| Nosferatu: A Symphony of Horror



Nosferatu: A Symphony of Horror

Nosferatu: A Symphony of Horror

Nosferatu: Eine Symphonie Des Grauens

F.W. Murnau

Germany, 1922


Review by Tom Huddleston

Posted on 09 January 2008

Source Eureka!/Masters of Cinema DVD

F.W. Murnau’s Nosferatu is, along with Battleship Potemkin and Metropolis, arguably the most widely seen and recognisable work of non-comic silent cinema. The reasons for this are twofold: firstly, Murnau’s film is directly based on a familiar, accessible and enduring work of fiction, namely Bram Stoker’s ‘Dracula.’ And secondly, the film is structured around a series of instantly recognisable, unforgettable images, scenes and sequences which have become an integral part of the cinematic lexicon, mimicked and parodied in over a century of horror movies, comic books, music videos, comedy sketches and commercials.

But does Nosferatu deserve its reputation as one of the signature works of pre-sound cinema? It lacks the emotional weight of Murnau’s own Sunrise, or the globetrotting, epic scale of his Faust. It didn’t revolutionise the form to the extent Potemkin or Birth of a Nation did, nor does it create a unique, instantly recognisable other world such as those seen in Metropolis or The Cabinet of Dr. Caligari. It is on the surface a more straightforward, simpler work than any of these, relying on more primal human responses: fear, revulsion and dread. And yet it endures, its reputation undimmed.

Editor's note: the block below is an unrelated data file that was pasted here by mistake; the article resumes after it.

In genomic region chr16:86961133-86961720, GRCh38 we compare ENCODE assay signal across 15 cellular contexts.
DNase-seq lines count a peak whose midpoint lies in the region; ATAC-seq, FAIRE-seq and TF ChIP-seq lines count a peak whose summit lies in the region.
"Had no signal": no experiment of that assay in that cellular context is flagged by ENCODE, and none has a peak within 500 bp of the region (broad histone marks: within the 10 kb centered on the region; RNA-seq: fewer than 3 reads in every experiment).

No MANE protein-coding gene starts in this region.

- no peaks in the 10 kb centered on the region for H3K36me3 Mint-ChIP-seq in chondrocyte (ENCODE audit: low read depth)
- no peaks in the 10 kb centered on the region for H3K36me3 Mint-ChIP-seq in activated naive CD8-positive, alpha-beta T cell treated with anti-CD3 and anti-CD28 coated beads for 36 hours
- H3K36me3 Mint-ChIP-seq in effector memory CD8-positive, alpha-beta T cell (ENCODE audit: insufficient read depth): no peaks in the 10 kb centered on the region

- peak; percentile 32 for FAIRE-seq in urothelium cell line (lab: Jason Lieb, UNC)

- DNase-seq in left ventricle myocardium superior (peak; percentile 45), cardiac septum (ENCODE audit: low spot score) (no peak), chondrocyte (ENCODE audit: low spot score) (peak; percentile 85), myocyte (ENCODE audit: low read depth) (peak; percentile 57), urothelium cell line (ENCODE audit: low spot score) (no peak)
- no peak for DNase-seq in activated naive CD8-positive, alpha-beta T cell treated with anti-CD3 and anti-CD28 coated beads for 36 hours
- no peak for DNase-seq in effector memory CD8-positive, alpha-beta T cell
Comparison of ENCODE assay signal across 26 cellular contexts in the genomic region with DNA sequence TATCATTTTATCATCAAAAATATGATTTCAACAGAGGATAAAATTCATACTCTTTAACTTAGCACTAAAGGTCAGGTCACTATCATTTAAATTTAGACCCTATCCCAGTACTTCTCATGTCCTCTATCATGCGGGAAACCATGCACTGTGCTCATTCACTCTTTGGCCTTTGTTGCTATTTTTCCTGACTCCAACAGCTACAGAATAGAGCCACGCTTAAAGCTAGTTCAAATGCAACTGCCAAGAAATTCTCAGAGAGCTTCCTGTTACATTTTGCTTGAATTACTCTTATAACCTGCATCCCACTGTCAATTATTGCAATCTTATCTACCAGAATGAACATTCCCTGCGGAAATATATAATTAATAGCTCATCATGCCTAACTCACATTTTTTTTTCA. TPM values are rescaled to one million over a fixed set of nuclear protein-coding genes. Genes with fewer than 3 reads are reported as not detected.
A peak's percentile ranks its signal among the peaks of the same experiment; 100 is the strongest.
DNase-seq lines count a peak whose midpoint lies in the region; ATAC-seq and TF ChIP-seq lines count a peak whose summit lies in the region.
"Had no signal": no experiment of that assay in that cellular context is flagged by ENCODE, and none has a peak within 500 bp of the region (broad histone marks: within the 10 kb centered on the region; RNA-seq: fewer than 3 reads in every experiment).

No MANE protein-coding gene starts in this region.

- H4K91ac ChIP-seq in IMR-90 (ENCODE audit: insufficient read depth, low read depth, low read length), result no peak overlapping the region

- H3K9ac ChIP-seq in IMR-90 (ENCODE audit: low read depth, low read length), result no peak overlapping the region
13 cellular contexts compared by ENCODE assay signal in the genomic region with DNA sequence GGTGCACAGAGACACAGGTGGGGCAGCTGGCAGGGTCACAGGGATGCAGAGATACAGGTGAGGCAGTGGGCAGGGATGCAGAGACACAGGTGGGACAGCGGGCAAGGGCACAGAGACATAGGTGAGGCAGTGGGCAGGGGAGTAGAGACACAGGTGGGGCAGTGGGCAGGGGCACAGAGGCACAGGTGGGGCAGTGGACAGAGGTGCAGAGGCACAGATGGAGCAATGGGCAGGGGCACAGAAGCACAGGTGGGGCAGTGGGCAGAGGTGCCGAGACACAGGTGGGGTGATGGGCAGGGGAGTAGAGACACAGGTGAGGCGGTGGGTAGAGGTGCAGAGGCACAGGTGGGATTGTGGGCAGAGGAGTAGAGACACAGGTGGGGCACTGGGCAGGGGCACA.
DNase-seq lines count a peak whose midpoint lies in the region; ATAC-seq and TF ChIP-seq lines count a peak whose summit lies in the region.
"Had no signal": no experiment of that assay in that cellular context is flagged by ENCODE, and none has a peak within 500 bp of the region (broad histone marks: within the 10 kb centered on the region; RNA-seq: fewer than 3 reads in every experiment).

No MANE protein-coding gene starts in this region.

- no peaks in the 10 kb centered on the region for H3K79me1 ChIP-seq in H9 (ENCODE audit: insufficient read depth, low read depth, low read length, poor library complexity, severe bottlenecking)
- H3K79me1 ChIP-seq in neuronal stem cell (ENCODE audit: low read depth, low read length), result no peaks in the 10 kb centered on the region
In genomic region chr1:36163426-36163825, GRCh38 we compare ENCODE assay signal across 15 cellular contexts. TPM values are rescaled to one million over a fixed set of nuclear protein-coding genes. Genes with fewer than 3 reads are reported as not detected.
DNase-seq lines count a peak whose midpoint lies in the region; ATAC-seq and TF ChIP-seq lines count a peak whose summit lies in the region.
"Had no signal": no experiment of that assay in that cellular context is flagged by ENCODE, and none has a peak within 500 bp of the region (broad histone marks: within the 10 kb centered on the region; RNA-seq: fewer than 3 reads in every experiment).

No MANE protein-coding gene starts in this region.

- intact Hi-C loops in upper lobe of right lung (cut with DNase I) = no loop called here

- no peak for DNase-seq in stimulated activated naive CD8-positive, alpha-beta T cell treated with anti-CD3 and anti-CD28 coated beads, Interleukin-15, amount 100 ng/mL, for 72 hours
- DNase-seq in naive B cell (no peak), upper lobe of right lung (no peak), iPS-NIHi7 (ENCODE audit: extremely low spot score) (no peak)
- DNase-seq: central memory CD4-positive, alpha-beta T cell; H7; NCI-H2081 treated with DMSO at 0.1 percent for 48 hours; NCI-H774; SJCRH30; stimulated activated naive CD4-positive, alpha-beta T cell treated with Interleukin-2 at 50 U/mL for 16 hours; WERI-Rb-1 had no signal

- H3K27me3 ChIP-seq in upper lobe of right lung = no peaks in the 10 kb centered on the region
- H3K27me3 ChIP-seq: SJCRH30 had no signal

The history behind Nosferatu, as fictionalised in the somewhat underwhelming Shadow of the Vampire, is almost as fascinating as the film itself. 1920’s Germany was a country reeling from the twin blows of war and reparation, struggling for a national identity amid spiralling inflation, industrial upheaval and outbreaks of famine, cholera and Spanish influenza. Murnau and his producer-designer partner, the mysterious Albin Grau, embarked on the project without first securing the rights to Stoker’s source novel—intellectual property was a different story back then. Filming took place throughout Germany and Slovakia, under the supervision of the new, but already struggling Prana-Film distribution company, for whom Nosferatu would be the first and final production: the company folded in the wake of a lawsuit brought by Stoker’s estate.

For the first three acts, Henrik Galeen’s script holds close to Stoker’s original: hapless young real estate agent Hutter departs from his bride-to-be, travelling to the Carpathian mountains at the behest of the enigmatic Count Orlok. Upon arrival at Orlok’s castle, the young man is seized by a sensation of unshakeable dread, which only deepens when he meets his grim, sadistic host. The deal is signed, and Orlok departs for Hutter’s home town of Wisborg, leaving the young man stranded in the wilderness. Realising that the town, and his love, are in dire peril, Hutter makes his way home cross country, while the Count travels by sea, sealed into an earth-filled coffin.